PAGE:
CHARLESTON – After being closed 13 days because of a teacher work stoppage, schools across West Virginia opened March 7.
West Virginia Senate Republicans agreed to the 5 percent raise for teachers, school service personnel and State Police during negotiations March 5 and 6. A conference committee of three state senators and three House of Delegate members sent the bill to the House first, where it passed 99-0. Then, the Senate passed the measure by a 34-0 vote. Later, Gov. Jim Justice signed House Bill 4145 into law during an afternoon press conference.
A task force assigned to make changes to Public Employee Insurance Agency, which was a major sticking point for the workers who walked out of their jobs on Feb. 22. That group’s first meeting is scheduled for March 13. Currently, the plan has been frozen from further changes for 16 months.
“Teachers, school service personnel and state employees deserve the best, and I applaud news of an agreement that will increase salaries and end our state’s work stoppage,” West Virginia Attorney General Patrick Morrisey said. “I join citizens across our state in celebrating a return to the classroom.”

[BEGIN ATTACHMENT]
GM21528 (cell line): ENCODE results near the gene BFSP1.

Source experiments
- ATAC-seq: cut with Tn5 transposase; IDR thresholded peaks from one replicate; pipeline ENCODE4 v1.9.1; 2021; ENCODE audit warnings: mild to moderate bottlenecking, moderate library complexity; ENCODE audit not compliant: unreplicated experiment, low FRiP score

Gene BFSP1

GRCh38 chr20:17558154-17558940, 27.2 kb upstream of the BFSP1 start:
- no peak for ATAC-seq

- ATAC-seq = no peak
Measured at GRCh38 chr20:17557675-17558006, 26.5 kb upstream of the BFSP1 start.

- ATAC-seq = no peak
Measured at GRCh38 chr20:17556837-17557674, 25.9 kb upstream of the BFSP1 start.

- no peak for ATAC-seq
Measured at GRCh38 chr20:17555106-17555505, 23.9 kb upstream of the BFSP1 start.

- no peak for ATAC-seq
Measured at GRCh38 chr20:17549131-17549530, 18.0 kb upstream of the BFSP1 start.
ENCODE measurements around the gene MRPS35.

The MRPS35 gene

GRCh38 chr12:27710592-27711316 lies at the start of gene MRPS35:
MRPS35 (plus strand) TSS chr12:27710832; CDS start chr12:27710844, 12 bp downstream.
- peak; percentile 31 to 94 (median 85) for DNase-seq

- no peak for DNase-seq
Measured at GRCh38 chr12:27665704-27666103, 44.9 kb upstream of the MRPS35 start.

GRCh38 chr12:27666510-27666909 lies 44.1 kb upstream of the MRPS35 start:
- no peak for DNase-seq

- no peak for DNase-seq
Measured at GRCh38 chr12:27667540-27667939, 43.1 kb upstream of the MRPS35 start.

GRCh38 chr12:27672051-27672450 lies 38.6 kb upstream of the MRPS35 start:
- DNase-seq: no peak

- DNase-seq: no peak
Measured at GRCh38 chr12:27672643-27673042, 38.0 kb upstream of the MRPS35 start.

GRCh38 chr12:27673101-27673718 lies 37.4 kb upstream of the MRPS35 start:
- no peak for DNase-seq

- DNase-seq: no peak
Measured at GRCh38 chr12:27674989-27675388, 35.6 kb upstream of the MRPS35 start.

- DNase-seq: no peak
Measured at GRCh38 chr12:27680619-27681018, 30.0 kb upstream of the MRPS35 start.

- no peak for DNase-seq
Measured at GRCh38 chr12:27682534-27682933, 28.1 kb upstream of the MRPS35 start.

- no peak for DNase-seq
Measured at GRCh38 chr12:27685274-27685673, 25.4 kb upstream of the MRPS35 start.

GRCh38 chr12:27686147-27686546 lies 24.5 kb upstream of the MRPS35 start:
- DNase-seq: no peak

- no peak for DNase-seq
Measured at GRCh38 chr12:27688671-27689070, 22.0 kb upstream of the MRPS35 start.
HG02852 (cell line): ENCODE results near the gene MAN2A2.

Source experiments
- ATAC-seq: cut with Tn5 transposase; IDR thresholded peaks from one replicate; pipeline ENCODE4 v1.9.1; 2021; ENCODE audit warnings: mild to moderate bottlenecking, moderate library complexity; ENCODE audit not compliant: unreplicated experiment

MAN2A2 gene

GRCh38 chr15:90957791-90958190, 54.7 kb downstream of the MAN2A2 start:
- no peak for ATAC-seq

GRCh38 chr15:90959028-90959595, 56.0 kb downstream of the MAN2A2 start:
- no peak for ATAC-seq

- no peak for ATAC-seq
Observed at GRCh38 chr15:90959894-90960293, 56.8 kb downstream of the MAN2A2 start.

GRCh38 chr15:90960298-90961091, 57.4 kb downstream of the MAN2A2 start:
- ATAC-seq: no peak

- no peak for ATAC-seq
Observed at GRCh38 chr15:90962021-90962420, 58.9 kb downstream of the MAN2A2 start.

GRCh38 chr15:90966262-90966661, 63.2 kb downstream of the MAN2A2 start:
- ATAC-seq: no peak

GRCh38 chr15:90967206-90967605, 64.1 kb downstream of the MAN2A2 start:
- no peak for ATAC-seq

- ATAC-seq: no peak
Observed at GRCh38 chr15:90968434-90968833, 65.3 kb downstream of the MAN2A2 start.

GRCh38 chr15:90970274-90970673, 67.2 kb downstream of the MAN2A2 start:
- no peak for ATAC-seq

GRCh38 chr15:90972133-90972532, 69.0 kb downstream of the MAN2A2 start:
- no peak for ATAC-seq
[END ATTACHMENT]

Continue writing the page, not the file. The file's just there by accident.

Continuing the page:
News of an agreement first began to circulate the morning of March 6. Justice tweeted about it just before 10 a.m. when Senate President Mitch Carmichael and House Speaker Tim Armstead appeared on MetroNews to announce the deal.
“It’s time we invest in education and help our teachers and our kids go back to the classroom with pride in the great state of West Virginia,” Justice said.
Both houses of the Legislature suspended rules and passed the bill by 1 p.m.
“We really appreciate all the folks who put all the work and effort into making sure this gets done today, while at the same time recognizing that these folks who have been out of school are the ones who stood up and said, ‘We have to make public education a priority,” said Christine Campbell, president of the American Federation of Teachers-West Virginia.